Respondent had managed and controlled a manufacturing business
since 1927. From 1933 to 1937, it was operated as a corporation. He
was president, owning 445 out of 500 shares; his wife was nominal
vice-president, owning five shares, and one Amidon was secretary,
owning 25 shares. Respondent transferred 190 shares to his wife,
paying a gift tax, and, three days later, in order to save taxes,
the corporation was dissolved and a partnership was organized
consisting of respondent and Amidon as general partners and
respondent's wife as a limited partner, with no authority to
participate in the conduct of the business. Each contributed the
value of his stock, and no new capital was contributed. Respondent
continued to manage and control the business, which was conducted
as before except that respondent and Amidon ceased to draw
salaries. The wife contributed no services to the business, and
used her share of the income to buy the same type of things she had
bought for herself, home, and family before the partnership was
1. These facts were sufficient to support a finding by the Tax
Court that, as between respondent and his wife, no genuine
"partnership" within the meaning of 26 U.S.C. §§ 181, 182, existed,
that respondent earned the income, and that he should be taxed on
it under 26 U.S.C. § 22(a). Pp. 327 U. S. 286
327 U. S.
2. A finding of fact by the Tax Court, being supported by
evidence, is final. P. 327 U. S.
3. In passing on the question whether an alleged partnership is
a real partnership within the meaning of the federal tax laws, the
Tax Court is not governed by the treatment of the partnership by
state law and decisions for purposes of state law. P. 327 U. S.
4. While the legal right of a taxpayer to decrease the amount of
what otherwise would be his taxes or altogether avoid them by means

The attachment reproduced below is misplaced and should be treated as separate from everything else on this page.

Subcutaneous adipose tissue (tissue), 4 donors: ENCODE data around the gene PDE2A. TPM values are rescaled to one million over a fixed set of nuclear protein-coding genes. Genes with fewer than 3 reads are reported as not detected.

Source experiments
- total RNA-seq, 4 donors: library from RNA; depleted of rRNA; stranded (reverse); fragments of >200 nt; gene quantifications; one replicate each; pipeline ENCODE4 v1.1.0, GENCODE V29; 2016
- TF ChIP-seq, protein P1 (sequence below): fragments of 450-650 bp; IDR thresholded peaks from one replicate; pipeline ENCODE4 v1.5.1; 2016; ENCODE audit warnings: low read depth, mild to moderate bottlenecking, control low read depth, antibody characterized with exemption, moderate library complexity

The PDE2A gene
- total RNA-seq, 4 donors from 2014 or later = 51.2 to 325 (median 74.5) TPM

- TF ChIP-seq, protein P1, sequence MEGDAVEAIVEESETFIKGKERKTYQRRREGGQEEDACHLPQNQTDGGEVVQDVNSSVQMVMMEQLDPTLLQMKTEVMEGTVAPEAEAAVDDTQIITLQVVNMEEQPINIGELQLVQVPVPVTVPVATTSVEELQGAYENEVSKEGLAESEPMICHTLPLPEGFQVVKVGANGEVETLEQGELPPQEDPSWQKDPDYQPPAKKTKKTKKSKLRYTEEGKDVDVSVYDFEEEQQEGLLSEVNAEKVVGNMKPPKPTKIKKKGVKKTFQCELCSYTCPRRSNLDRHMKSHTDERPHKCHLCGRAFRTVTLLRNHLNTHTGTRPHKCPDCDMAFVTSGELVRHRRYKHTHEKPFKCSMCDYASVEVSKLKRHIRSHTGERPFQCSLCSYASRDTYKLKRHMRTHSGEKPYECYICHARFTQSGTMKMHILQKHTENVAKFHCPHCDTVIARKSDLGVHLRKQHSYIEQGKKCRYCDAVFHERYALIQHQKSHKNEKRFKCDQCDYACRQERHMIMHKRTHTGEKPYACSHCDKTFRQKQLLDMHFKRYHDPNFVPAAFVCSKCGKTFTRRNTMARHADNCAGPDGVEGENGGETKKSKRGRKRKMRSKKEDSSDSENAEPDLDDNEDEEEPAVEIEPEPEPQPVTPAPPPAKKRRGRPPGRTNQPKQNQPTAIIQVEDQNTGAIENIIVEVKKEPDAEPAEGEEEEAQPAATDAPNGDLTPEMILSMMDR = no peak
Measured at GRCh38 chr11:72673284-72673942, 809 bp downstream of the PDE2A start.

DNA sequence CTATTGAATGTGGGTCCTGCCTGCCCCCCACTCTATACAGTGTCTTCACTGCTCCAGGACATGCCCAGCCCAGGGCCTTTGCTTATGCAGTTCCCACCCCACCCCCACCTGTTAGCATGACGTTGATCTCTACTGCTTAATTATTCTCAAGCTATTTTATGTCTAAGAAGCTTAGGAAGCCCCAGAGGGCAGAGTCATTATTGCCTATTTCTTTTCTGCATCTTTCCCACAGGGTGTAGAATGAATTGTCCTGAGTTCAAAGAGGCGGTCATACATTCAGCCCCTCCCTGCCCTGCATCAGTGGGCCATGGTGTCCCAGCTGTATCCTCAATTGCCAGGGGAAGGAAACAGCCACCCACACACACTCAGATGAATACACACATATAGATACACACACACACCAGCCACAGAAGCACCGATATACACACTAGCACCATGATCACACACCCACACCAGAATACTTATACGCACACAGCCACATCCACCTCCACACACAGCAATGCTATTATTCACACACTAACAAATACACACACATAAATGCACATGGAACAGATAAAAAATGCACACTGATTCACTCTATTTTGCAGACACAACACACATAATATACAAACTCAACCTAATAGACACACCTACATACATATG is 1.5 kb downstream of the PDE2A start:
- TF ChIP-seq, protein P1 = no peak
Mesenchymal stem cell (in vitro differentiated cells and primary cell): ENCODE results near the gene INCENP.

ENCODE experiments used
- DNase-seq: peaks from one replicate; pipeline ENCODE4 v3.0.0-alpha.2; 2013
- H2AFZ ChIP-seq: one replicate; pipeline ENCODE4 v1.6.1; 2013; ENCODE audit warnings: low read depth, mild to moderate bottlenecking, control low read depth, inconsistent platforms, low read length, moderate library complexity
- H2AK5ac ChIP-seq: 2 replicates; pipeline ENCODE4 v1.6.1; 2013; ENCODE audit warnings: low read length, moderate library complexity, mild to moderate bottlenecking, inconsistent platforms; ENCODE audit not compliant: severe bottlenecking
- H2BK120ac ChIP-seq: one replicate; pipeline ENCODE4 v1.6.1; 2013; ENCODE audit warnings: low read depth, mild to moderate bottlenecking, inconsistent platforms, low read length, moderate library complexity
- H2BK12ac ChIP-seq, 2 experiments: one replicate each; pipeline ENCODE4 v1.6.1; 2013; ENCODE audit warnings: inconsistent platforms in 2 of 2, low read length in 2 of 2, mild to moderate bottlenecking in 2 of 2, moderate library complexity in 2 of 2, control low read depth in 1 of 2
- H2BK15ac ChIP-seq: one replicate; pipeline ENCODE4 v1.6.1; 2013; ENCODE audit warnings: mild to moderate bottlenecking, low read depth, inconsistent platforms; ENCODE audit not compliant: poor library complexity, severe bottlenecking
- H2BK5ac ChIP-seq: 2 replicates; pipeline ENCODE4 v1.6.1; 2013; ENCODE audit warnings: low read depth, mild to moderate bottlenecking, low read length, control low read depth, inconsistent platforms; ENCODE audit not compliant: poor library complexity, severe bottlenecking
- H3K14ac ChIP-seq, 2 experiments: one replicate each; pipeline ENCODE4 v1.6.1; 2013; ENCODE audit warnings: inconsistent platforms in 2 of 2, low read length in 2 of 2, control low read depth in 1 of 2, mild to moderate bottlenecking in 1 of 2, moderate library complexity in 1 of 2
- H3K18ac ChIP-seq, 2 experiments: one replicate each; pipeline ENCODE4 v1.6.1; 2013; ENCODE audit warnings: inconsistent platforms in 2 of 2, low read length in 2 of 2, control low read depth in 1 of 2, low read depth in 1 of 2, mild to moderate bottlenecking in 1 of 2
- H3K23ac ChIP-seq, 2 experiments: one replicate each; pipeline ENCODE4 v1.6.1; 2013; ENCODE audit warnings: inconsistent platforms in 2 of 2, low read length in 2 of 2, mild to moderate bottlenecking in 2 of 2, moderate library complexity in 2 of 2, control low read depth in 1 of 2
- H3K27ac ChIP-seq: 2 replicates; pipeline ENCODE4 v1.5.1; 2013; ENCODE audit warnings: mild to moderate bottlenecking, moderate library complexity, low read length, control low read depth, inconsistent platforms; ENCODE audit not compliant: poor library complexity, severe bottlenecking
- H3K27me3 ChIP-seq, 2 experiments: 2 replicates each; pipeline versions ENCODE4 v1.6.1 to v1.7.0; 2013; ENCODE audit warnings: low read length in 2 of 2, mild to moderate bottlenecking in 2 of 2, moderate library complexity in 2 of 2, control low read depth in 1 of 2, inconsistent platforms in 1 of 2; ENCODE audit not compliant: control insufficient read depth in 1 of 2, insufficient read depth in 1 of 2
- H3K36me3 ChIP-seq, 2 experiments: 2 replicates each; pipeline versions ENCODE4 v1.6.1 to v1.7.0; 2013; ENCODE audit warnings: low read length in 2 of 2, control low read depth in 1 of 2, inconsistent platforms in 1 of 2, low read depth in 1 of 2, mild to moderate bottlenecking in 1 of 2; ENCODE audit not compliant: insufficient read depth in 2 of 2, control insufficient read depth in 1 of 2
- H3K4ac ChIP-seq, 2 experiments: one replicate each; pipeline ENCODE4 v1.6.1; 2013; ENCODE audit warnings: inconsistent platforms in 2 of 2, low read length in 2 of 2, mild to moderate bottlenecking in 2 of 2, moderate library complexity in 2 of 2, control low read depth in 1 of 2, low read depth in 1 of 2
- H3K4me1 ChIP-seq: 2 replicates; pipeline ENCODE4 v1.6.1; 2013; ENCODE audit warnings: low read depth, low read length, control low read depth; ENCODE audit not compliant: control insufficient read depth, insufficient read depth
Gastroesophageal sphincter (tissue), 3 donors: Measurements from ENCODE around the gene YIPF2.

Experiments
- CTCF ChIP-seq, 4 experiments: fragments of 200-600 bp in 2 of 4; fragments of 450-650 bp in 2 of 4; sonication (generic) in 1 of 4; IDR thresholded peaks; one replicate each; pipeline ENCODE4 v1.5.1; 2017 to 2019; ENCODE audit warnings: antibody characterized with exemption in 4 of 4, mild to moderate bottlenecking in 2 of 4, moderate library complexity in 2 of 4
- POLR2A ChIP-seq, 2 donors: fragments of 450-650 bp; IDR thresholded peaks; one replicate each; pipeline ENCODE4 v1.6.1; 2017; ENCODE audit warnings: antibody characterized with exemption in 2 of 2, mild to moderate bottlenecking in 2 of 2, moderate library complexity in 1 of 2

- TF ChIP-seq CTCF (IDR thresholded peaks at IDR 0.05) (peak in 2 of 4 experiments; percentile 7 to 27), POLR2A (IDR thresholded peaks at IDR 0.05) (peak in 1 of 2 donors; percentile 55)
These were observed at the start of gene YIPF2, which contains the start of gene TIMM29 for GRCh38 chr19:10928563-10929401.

which the law permits cannot be doubted, Gregory v.
Helvering, 293 U. S. 465
this Court cannot order the Tax Court to shut its eyes to the
realities of tax avoidance schemes. P. 327 U. S.
Page 327 U. S. 281
5. In passing on the applicability of 26 U.S.C. §§ 181, 182, to
income from a "family partnership" --
(a) The question is not simply who actually owned a share of the
capital attributed to the wife on the partnership books, but who
earned the income. P. 327 U. S.
(b) In this case, that issue depends on whether the husband and
wife really intended to carry on business as a partnership. P.
327 U. S.
(c) These issues cannot be decided simply by looking at a single
step in a complicated transaction. Pp. 327 U. S.
(d) To decide who worked for, otherwise created, or controlled
the income, all steps in the process of earning the profits must be
taken into consideration. Pp. 327 U. S.
6. A wife may become a general or limited partner with her
husband for tax, as for other, purposes, but, when the husband
purports to have given her a partnership interest, she does not
share in the management and control of the business, and she
contributes no vital additional service, the Tax Court may properly
take these circumstances into consideration in determining whether
the partnership is real within the meaning of the federal tax laws.
P. 327 U. S.
7. If, in the circumstances of this case, the end result of the
creation of a husband-wife partnership, though valid under state